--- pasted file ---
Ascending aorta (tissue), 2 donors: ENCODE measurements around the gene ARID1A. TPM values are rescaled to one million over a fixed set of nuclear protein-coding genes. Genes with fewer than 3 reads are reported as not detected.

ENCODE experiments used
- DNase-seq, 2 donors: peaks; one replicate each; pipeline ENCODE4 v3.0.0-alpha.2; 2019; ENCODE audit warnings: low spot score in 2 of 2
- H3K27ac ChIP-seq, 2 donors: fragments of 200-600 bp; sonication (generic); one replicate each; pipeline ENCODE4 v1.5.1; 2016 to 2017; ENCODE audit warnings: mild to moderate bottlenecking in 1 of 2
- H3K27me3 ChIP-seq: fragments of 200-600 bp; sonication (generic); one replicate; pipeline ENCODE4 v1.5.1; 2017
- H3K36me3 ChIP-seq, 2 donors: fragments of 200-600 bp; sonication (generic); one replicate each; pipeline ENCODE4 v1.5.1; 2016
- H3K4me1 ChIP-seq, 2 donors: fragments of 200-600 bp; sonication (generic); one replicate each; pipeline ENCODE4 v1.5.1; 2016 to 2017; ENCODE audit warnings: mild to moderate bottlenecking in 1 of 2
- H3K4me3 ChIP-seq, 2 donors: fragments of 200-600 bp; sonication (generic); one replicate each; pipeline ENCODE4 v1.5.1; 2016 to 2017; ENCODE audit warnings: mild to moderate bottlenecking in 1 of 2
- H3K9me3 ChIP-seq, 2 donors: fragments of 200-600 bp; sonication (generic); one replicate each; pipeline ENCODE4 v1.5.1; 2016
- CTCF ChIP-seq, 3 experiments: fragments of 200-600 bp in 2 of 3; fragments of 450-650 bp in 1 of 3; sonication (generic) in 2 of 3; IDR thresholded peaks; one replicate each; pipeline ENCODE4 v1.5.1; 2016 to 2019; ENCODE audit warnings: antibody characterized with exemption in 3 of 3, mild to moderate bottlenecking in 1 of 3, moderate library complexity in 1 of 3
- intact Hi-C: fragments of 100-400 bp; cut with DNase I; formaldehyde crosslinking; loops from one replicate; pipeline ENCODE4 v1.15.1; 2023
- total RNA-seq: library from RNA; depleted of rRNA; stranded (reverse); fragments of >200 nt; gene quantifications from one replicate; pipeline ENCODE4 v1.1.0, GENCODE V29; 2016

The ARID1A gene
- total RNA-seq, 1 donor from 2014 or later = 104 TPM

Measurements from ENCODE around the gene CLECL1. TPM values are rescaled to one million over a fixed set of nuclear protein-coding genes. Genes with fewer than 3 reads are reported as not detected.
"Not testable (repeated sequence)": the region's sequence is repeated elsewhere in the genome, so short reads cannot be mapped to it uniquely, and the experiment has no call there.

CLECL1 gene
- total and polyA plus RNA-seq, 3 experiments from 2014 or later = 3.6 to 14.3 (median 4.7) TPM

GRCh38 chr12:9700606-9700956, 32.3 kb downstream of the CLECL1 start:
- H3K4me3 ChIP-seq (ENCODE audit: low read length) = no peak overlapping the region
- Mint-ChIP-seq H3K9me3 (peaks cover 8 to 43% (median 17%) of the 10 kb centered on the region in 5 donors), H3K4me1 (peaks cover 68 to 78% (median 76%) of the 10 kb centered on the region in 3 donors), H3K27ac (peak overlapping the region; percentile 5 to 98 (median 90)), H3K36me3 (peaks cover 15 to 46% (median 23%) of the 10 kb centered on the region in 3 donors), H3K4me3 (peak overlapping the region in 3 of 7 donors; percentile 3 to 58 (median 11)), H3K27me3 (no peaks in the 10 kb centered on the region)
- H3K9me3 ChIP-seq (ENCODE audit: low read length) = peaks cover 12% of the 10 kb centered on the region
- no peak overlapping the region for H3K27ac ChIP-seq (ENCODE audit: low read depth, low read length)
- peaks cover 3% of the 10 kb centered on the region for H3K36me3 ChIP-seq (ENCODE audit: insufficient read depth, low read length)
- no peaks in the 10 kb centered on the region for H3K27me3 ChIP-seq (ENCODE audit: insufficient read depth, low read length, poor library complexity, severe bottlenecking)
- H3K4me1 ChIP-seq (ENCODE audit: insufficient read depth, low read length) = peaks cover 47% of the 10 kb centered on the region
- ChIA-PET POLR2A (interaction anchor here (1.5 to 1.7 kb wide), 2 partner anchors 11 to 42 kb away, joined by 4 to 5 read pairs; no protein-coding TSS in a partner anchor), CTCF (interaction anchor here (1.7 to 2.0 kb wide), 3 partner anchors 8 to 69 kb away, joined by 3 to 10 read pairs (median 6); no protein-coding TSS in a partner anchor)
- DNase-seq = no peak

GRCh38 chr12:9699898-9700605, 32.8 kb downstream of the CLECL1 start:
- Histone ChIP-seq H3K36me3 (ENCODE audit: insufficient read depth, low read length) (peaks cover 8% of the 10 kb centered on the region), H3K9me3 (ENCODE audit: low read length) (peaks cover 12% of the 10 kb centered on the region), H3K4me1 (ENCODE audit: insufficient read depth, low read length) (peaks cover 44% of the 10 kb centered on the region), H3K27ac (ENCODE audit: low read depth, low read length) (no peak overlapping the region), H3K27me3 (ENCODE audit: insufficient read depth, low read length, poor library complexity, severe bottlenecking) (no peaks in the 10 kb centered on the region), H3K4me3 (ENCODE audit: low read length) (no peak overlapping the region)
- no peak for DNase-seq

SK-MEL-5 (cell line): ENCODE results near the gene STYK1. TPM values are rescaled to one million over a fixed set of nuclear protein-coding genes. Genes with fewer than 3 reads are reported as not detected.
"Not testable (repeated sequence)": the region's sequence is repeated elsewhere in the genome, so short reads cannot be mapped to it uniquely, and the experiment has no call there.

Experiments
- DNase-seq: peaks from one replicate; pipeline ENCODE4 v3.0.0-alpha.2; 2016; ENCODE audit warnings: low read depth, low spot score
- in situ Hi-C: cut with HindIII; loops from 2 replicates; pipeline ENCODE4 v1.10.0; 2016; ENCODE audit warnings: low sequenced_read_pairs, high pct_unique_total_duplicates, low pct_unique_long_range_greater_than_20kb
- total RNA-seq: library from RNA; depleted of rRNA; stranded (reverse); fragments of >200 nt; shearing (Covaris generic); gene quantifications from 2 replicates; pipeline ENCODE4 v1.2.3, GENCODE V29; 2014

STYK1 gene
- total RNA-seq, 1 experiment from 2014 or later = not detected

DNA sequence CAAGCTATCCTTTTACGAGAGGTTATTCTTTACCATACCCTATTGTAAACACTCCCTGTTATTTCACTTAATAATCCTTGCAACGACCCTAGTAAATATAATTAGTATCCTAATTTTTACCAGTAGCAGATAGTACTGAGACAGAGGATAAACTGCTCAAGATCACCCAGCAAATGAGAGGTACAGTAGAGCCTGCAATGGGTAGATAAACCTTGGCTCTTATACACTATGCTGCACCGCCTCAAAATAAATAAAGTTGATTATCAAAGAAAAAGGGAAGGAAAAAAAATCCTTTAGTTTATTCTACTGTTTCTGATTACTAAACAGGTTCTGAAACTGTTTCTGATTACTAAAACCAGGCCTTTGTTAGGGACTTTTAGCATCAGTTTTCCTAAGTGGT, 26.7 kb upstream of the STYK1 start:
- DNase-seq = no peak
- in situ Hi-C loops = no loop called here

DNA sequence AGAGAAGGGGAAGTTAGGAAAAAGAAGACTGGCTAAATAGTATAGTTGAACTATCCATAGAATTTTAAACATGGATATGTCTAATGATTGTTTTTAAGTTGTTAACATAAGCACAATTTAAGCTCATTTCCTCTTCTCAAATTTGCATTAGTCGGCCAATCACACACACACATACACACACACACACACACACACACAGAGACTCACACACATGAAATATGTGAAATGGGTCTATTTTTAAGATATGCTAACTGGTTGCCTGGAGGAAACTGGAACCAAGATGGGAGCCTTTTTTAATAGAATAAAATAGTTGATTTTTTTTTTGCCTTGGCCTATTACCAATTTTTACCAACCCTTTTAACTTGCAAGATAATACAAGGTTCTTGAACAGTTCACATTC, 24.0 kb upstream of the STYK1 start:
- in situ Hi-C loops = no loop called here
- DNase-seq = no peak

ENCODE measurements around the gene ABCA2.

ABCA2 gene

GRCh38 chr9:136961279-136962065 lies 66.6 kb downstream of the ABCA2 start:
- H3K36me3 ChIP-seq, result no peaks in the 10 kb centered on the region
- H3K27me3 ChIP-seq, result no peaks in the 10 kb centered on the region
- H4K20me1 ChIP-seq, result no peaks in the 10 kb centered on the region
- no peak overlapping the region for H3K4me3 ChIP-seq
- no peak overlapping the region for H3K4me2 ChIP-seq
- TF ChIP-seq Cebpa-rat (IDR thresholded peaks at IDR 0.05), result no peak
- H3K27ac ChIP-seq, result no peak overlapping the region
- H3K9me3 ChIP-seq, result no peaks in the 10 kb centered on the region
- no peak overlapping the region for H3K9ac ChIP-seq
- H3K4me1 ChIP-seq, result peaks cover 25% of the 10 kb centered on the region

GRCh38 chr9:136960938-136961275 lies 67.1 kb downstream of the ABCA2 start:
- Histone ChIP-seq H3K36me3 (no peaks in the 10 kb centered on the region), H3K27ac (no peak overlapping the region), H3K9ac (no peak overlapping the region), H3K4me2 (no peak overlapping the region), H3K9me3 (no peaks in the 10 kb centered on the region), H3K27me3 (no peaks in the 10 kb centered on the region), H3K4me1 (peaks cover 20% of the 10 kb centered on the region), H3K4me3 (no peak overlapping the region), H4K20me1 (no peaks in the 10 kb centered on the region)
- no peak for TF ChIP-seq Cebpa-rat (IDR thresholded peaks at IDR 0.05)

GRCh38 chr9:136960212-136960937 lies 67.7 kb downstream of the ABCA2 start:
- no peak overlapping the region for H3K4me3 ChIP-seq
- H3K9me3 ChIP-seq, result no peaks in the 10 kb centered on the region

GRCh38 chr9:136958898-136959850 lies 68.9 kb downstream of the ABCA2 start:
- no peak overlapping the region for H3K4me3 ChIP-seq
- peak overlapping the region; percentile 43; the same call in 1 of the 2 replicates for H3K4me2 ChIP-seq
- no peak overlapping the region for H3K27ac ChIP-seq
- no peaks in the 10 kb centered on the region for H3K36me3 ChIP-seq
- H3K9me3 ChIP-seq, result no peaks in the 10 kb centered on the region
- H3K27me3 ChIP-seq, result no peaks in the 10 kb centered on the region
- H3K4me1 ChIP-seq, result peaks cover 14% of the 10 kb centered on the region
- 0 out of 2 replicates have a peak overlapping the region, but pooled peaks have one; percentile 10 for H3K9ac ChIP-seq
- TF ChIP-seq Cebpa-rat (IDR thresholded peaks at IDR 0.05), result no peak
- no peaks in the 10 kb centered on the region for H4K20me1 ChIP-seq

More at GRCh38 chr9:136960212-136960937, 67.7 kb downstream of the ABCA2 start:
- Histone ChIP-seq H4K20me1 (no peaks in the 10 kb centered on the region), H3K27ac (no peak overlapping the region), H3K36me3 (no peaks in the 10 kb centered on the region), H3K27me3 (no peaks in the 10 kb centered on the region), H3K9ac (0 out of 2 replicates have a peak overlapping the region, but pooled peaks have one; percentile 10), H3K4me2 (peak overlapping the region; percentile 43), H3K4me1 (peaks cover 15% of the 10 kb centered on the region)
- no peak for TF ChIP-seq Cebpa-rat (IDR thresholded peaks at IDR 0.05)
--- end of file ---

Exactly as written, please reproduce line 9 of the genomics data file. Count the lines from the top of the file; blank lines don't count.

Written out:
- H3K9me3 ChIP-seq, 2 donors: fragments of 200-600 bp; sonication (generic); one replicate each; pipeline ENCODE4 v1.5.1; 2016